CEO Competencies Needed at Yahoo
INTERVIEW EDGE • AUG 2012
After running through six chief executives in five years, struggling web giant Yahoo hired a seventh: Google veteran Marissa Mayer. Although some pundits are betting against Mayer, we think she stands a chance of turning Yahoo around—but only if she was vetted properly.
There's no doubt Mayer's track record is impressive. She was Google's 20th employee, first female engineer, and highest ranking woman. As the company grew from a small start-up into a global colossus, she oversaw the development and launch of many of its key products. Mayer has her name on eleven Google patents and spent years perfecting the world's dominant search engine. More recently, she oversaw location services like Google Earth and Street View.
But resuscitating Yahoo, whose performance and stock price have been in a slump since 2008, will take more than Mayer's resume and two Stanford degrees. Based on our 30 years of working with top executive search firms we know there is more to a successful hire than credentials and experience. Clarifying required competencies and identifying them in a candidate are also critical.
What Mayer brings to the table
We can't claim to know how Yahoo's board evaluated Mayer, but it would be impossible to overlook her many demonstrated competencies. For instance, it's obvious that she is:
• Hardworking. Mayer is known for putting in 90-hour weeks, working all night, and rarely taking vacations—and she has said impending motherhood won't change her punishing schedule.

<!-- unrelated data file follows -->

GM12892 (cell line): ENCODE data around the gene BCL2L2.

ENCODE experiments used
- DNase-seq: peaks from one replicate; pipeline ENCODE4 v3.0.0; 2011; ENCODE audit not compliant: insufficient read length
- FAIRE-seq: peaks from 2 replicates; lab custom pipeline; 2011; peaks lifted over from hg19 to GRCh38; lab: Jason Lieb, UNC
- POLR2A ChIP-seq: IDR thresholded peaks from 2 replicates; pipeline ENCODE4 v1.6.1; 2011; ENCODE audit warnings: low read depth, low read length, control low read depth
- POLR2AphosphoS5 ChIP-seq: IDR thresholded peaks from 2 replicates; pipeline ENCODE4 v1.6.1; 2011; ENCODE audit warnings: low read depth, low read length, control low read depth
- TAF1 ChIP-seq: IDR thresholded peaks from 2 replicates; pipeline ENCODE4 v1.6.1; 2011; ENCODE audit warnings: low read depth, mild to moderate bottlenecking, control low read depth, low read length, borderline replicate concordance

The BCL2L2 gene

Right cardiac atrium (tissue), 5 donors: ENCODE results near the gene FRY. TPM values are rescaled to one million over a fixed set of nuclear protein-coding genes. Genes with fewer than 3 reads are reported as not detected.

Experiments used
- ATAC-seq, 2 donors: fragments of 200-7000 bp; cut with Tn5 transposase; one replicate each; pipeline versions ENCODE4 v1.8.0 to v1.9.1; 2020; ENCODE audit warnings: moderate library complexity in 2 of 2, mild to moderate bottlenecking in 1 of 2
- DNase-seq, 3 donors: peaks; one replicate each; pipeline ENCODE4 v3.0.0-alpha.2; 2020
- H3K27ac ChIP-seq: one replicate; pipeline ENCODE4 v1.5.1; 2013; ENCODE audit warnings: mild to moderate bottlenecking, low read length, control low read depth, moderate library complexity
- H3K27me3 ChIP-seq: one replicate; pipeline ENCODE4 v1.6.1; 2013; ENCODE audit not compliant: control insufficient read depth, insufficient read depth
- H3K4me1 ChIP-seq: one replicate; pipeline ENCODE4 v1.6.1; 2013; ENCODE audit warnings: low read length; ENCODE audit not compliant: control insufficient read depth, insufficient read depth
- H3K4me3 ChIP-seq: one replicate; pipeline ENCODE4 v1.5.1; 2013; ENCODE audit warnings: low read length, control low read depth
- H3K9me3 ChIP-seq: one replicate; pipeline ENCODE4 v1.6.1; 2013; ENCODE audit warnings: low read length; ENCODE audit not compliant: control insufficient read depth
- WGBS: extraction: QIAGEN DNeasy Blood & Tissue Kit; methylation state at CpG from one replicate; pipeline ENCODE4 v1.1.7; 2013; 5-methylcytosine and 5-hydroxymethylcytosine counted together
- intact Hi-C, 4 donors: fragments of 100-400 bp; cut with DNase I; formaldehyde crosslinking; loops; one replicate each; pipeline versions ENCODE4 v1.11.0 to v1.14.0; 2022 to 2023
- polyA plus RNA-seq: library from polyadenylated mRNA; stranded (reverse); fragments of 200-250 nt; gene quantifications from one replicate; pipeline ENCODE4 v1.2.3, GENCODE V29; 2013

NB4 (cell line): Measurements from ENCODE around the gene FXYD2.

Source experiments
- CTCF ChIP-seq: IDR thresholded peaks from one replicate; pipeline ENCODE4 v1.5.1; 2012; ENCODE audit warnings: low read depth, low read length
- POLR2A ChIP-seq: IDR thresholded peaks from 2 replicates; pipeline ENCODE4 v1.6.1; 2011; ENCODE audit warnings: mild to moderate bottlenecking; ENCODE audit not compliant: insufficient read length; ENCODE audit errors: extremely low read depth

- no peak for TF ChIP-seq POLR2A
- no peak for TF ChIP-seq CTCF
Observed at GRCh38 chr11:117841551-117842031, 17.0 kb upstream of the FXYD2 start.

• Persuasive. Mayer repeatedly pushed for the iGoogle portal in spite of concerted opposition from other Google executives.
• Direct. Mayer is well known for her blunt communication and "hard-charging management style that gets things done."
• Detail-oriented. Mayer is known to obsess over details, including the exact shade of colors in new product designs. She tested 40 different shades of blue before choosing one for Google's search links.
• Quick study. Over the years, Mayer rapidly mastered a number of new product and service areas at Google.
What Yahoo needs
We don't know what Yahoo was looking for in its latest chief executive other than something different from the previous six CEOs. But a general list of key CEO competencies would almost certainly include leadership, vision, strategic thinking, financial acumen, risk taking, team building, and developing a corporate culture.
Yahoo's current organizational culture will also dictate the competencies most critical for success.
Mayer is now charged with pulling off one of the most notable turnarounds in corporate America. An important first step will be to define a vision for the company. Given her obsession with detail, it would be extremely important to determine whether she has the ability to see the bigger picture and think strategically.
She also needs to get a new team to work together effectively—a task that requires teambuilding, collaboration, and listening skills.
And don't forget that Mayer has moved from a culture with a winning mentality to a culture with a losing one. More than anything else, Mayer will need to be able to inspire the troops.
Some pundits say Mayer's engineering background isn't a good fit for Yahoo, which is primarily a media company. But that assessment is only based on Mayer's resume, not her competencies. The question of corporate fit can't be answered just by looking at prior experience.
We want Mayer and Yahoo to be a winning combination and hope the board interviewed Mayer for the competencies she will need to succeed.